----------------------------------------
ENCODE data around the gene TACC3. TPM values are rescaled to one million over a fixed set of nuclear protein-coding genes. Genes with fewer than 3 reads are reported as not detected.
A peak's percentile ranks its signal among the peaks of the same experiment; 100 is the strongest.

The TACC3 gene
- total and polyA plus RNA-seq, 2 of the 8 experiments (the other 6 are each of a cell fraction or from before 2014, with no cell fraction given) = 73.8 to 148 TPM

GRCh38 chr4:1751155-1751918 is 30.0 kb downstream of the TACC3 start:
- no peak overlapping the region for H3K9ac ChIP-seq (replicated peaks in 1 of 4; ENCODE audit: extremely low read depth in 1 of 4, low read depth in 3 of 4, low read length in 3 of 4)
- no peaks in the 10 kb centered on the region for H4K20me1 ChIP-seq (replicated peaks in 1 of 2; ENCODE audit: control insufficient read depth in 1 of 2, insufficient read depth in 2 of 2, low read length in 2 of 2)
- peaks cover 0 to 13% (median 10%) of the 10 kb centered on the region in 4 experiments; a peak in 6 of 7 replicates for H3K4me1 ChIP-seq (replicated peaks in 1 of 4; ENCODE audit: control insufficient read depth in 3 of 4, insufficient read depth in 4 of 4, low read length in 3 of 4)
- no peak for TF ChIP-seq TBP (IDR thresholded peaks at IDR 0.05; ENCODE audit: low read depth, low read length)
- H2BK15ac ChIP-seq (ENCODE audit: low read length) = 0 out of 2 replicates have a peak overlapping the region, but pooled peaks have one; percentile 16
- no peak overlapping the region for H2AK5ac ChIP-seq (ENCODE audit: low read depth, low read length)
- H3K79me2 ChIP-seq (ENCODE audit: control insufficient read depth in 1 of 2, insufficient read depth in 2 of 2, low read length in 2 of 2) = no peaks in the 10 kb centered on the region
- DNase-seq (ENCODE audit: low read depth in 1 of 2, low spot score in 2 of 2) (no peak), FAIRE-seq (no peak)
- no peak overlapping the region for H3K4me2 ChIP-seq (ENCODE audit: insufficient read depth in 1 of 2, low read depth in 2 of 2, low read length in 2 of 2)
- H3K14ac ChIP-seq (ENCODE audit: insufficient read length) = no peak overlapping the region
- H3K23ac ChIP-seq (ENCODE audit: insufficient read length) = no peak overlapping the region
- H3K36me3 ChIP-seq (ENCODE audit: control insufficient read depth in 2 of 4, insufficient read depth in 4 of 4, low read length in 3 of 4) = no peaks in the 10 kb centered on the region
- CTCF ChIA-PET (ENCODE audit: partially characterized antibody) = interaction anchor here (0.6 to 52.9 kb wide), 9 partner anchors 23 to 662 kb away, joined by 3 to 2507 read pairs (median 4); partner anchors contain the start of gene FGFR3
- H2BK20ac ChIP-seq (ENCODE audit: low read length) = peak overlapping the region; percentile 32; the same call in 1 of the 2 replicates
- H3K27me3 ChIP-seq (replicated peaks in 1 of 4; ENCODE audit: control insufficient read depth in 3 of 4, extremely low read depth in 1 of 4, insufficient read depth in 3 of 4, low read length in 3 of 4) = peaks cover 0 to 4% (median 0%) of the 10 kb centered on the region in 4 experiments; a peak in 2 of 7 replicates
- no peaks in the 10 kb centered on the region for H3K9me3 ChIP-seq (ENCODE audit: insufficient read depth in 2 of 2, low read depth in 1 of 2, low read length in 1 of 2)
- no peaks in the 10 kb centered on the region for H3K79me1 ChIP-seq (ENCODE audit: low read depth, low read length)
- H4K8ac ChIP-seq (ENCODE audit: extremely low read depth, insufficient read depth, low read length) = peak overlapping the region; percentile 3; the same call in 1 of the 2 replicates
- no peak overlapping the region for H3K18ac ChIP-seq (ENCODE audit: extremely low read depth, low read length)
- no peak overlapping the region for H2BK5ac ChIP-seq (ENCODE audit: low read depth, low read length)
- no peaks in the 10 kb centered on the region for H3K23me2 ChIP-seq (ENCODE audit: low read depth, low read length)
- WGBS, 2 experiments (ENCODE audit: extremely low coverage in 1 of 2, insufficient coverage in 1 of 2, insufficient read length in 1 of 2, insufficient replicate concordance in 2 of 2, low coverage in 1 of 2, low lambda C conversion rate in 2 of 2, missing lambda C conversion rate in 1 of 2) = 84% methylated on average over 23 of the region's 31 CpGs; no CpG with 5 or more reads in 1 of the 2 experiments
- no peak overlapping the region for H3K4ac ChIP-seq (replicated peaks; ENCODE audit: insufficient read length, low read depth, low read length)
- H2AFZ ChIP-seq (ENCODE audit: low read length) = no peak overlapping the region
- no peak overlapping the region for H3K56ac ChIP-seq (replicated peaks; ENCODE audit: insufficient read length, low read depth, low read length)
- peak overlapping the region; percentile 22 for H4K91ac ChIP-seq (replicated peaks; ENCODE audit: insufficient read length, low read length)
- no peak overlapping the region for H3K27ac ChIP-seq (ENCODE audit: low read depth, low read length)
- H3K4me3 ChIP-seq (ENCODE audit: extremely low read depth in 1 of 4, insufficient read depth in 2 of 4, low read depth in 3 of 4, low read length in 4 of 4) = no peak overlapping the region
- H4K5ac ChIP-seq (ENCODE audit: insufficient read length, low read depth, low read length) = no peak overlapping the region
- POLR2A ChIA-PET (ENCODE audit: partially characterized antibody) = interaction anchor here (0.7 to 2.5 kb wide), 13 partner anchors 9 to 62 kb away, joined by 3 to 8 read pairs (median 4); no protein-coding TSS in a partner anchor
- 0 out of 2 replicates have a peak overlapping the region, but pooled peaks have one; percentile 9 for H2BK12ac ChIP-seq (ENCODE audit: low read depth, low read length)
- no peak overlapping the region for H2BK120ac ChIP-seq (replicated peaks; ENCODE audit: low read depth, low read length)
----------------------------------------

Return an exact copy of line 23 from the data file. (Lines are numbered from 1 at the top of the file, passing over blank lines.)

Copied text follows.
- H4K8ac ChIP-seq (ENCODE audit: extremely low read depth, insufficient read depth, low read length) = peak overlapping the region; percentile 3; the same call in 1 of the 2 replicates